Dr J C Pompe

Dr J C Pompe
Discoverer of Pompe disease

About this blog

What you can read here is the story of the development of enzyme replacement therapy (ERT), the first effective treatment for Pompe disease. It is an incredible story, rich with events, characters and science. Above all, it is the story of an international community of scientists, doctors, patients and companies, working together towards a common goal.

It is not a story that features in Geeta Anand's book, The Cure , or the film based on it, Extraordinary Measures despite the fact that they are ostensibly about the development of ERT for Pompe ( you can link straight to the relevant articles covering the events described in the book and film here, here and here).

This blog represents my small attempt to set the record straight and to give the story back to its rightful owners - the international Pompe community. It is written here in roughly chronological order i.e. you'll need to start at the bottom of the April 2009 archive page and work your way up.

It is also a personal account and, although I've tried to make it as objective as possible, there is an inevitable degree of subjectivity. For that reason I have included contributions from other members of the worldwide Pompe community and would be delighted to receive more. Feedback is also welcome.

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Monday, 13 April 2009

The long plateau

Following Hers discovery of lysosomal storage diseases - the second great milestone in the Pompe disease story - there followed a long period where there were no major advances. That's not to say that work was not being carried out. Research continued and small but important additions were added to our store of knowledge.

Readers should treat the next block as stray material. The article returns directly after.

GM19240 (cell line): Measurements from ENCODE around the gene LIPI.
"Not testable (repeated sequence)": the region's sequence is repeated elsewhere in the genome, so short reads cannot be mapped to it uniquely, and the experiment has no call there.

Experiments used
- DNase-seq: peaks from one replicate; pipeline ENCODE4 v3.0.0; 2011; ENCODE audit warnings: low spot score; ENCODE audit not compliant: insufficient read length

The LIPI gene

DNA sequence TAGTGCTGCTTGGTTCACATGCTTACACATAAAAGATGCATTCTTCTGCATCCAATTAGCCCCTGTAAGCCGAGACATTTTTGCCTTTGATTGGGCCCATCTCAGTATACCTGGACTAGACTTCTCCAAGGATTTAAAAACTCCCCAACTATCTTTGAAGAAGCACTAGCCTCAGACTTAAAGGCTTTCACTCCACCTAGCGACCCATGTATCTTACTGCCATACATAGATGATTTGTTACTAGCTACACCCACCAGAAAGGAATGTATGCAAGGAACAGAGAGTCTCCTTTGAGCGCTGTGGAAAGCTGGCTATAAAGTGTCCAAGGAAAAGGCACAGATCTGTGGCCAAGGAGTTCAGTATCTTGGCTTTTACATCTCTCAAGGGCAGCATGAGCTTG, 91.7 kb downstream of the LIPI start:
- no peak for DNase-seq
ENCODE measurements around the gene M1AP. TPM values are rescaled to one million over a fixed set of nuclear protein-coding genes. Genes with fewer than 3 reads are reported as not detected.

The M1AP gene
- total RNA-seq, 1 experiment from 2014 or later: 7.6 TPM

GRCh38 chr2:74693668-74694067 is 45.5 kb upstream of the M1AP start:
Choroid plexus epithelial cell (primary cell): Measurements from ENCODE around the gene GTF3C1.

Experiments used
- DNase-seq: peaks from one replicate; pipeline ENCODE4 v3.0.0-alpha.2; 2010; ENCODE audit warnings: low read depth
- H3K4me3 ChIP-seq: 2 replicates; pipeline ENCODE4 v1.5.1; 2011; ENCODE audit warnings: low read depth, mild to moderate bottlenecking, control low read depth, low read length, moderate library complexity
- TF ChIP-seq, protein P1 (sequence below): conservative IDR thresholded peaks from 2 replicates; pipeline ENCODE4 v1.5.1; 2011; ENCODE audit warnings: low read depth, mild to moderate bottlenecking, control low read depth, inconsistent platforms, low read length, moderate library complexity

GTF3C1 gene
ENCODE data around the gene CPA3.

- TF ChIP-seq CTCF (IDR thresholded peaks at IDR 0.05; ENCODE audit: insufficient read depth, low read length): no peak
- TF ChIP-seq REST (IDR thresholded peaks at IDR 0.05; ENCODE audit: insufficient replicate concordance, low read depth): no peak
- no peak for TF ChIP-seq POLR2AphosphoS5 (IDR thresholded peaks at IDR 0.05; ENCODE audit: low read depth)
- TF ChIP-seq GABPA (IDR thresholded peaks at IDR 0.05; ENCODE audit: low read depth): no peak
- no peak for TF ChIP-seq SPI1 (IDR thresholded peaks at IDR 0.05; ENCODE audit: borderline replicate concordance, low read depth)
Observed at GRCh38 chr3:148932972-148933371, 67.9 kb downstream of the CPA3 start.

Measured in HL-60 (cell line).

It was discovered that Pompe disease could affect older children and even adults (where it was at that time given the name acid maltase deficiency) with progressive muscle weakness but no heart enlargement. Diligent, essential work (such as that by Christa Loonen) described the 'natural history' of Pompe disease patients. There were important advances in related fields too - lysosomes became better understood and better molecular biology tools and techniques were developed. The world was moving on.

There were attempts at a treatment too. Soon after Hers discovered lysosomal storage diseases, it had been suggested that enzyme replacement therapy might be a potential treatment. As early as 1965, this was tried for Pompe disease, firstly using enzyme prepared from the fungus Aspergillis niger and later with enzyme derived from human placenta. All attempts failed; the enzyme was simply soaked up by the liver and did not reach the muscles.

I would like to make a tangential point here that I may return to later. It is often said by animal rights proponents that if scientists were not able to use laboratory animals, they would soon find alternative methods. Well, there was clearly a tremendous will amongst the scientific and medical community to find a treatment for Pompe disease, as evidenced by the pretty desperate attempts at enzyme replacement therapy. Yet for a quarter of a century, there was no progress. Looks like absence of animal models does not, after all, magically lead to progress by other methods.

But I digress. By the late 80s, the stage was set for the third great leap forward - one that would lead to a treatment for Pompe disease. Once again, it would take place in the Netherlands.

However, before I get to that, in the next instalment I'd like to leap ahead to 1993, with some personal background. It's an indulgence, I know, however it will also help me to tell the story.


  1. This is all great stuff and immensely interesting. Keep up the good work.
    Just one typo....fourth para in The Long Plateau, tangental should be tangential.
    Lastly, I believe that an English group from Newcastle were the first to report an adult onset Pompe in 1966. I can easily find the ref if you want it.

  2. Thanks, Clive - typo corrected! And, yes, please feel free to add references - that is the beauty of this format.